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U.S. House, Senate Co-Introduce ‘Ending Qualified Immunity Act’

Washington, DC – Democrats in both chambers of Congress reintroduced legislation on Tuesday to end qualified immunity for police officers.

The proposed bills would abolish the law enforcement officers’ protections from liability for civil damages for actions taken while acting in the capacity of a law enforcement officers, as long as the officer didn’t violate a person’s rights, FOX News reported.

If an officer violates a person’s legally-established rights, they are not eligible to claim qualified immunity.

Qualified immunity does not offer any protection from criminal charges but was established by the U.S. Supreme Court to curb gratuitous litigation against police officers.

On a practical level, it allows law enforcement officers to make arrests and split-second decisions regarding use of force without fear of constantly having to defend themselves personally from damages, as long as their actions were legal at the time.

Even if officers are shielded under qualified immunity, people are still able to sue the officer’s law enforcement agency for damages.

U.S. Senators Elizabeth Warren (D- Massachusetts) and Ed Markey (D-Massachusetts) were co-sponsors of the “Ending Qualified Immunity Act” on the Senate side on March 2, FOX News reported.

“There will not be true racial justice until we end qualified immunity,” Markey said in a statement when the new legislation was announced.

U.S. Representative Ayanna Pressley (D-Massachusetts) was a co-sponsor on the House side for the legislation, FOX News reported.

“We must fully end the doctrine of qualified immunity which for too long has shielded law enforcement from accountability and denied recourse for the countless families robbed of their loved ones,” Pressley said in a statement on March 2.

“There can be no justice without healing and accountability, and there can be no true accountability with qualified immunity,” the congresswoman insisted. “We must act with urgency. We must be bold and unapologetic in our pursuit of policy that increases police accountability and addresses the crisis of police brutality plaguing Black and brown communities.”

Pressley was one of the sponsors of the George Floyd Justice in Policing Act of 2020 that died in the last Congress, FOX News reported.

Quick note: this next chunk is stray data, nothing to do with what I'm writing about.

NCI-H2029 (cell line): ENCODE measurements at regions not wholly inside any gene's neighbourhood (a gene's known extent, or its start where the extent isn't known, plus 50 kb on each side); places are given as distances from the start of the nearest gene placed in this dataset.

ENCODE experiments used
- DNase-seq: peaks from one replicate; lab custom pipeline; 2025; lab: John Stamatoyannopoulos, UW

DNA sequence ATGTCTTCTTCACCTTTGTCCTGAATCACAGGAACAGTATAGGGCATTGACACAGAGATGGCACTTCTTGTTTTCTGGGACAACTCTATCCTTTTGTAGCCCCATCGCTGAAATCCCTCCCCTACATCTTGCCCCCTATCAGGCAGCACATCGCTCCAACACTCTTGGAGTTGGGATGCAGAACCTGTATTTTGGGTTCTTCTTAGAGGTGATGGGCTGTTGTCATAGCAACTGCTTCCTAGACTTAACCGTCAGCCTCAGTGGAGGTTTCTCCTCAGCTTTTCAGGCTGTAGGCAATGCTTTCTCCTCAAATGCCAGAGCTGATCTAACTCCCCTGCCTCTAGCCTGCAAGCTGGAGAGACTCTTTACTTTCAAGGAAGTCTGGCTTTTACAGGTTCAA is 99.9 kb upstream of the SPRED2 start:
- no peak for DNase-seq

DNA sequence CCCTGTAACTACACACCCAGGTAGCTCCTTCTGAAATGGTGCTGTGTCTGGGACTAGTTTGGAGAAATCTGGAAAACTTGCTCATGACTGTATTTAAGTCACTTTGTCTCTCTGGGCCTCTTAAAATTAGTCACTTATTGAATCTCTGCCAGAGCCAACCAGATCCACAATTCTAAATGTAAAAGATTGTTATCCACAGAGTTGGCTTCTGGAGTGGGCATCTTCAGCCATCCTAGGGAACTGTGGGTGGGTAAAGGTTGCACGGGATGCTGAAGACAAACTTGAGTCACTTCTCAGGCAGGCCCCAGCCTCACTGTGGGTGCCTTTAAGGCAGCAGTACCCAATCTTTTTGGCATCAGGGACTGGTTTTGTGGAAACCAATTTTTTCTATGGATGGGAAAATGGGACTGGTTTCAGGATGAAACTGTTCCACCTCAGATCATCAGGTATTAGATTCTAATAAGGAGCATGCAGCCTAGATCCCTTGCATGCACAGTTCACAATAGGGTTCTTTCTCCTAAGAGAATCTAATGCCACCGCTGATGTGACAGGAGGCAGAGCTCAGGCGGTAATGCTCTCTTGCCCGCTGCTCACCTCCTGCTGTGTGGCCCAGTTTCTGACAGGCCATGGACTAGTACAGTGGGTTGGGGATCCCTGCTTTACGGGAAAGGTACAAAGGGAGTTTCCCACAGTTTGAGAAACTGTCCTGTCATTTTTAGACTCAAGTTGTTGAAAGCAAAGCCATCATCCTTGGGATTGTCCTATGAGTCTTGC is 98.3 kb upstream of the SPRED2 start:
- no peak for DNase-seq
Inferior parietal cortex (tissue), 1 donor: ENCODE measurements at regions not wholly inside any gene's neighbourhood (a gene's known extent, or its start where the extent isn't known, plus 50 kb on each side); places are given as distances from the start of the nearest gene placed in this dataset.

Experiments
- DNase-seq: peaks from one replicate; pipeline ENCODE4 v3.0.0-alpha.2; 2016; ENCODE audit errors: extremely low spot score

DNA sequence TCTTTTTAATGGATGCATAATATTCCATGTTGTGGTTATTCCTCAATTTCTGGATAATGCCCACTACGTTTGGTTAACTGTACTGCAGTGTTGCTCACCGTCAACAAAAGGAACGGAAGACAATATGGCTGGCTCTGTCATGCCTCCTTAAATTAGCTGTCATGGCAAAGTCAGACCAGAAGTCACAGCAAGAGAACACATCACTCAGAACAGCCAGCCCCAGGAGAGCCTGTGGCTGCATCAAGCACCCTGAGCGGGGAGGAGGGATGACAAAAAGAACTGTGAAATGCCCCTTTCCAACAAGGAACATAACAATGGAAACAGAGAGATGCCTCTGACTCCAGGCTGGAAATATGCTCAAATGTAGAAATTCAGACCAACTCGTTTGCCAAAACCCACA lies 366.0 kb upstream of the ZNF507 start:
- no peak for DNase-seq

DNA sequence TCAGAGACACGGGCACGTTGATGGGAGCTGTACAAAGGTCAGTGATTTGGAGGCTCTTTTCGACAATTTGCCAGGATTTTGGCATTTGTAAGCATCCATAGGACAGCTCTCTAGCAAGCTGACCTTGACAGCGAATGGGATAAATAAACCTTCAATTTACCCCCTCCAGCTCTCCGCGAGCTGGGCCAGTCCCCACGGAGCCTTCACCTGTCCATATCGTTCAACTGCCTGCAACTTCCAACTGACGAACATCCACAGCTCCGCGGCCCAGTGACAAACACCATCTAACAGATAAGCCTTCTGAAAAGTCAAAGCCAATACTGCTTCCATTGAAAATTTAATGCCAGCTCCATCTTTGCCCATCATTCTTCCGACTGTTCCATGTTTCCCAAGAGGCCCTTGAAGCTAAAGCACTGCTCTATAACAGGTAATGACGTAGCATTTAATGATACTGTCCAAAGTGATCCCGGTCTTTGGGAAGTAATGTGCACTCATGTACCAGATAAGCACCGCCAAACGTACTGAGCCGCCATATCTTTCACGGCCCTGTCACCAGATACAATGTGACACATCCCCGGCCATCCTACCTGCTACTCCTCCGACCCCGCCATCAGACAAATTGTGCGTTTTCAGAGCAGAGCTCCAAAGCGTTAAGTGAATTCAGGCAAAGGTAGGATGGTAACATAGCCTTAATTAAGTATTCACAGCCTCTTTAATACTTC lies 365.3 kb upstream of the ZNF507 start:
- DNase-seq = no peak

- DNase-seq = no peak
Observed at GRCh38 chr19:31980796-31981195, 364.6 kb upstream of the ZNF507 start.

That bill was introduced in July of 2020 in the wake of Floyd’s death in the custody of the Minneapolis police.

There was an added push for Congress to tackle the issue of qualified immunity after the U.S. Supreme Court declined to hear any of the eight challenges to the doctrine submitted to it for review in June of 2020.

“Across the country, police and law enforcement officers continue to escape legal accountability when they break the law, shielded from liability by the doctrine of qualified immunity,” read Pressley’s description of the legislation on her office website.

“Congress granted individuals the right to sue state and local officials who violate their rights, including police officers, in the Civil Rights Act of 1871, now found under Section 1983,” the document continued. “However, since 1967 the Supreme Court has issued several decisions gutting this protection by inventing the qualified immunity doctrine, rendering police officers from being successfully sued for misconduct, negligence, or abuse, a unique protection that no other profession holds. The court’s broad interpretation of this doctrine has allowed police to violate constitutional rights with impunity, providing officers immunity for everything from unlawful traffic stops to brutality and murder.”

“Qualified immunity shields police from accountability, impedes true justice, and undermines the constitutional rights of every person in this country. It’s past time to end qualified immunity,” Pressley wrote.

The description said the proposed bill would amend existing law to “explicitly state that the qualified immunity doctrine invented by the Supreme Court does NOT provide police officers that brutalize or otherwise violate civil rights with defense or immunity from liability for their actions.”

The elimination of qualified immunity would result in many more lawsuits against police officers could proceed to a trial or settlement, according to FOX News.

It would also mean that police departments would have a very difficult time recruiting officers because they are exposed to so much more individual liability.

Law enforcement agencies would also have even more trouble getting insurance coverage at the taxpayers’ expense for the increasingly-growing load of lawsuit settlements, FOX News reported.

Written by
Sandy Malone

Managing Editor - Twitter/@SandyMalone_ - Prior to joining The Police Tribune, Sandy wrote the Politics.Net column for the Wall Street Journal and was managing editor of Campaigns & Elections magazine. More recently, she was an internationally-syndicated columnist for Conde Nast (BRIDES), The Huffington Post, and Monsters and Critics. Sandy is married to a retired police captain and former SWAT commander.

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Written by Sandy Malone


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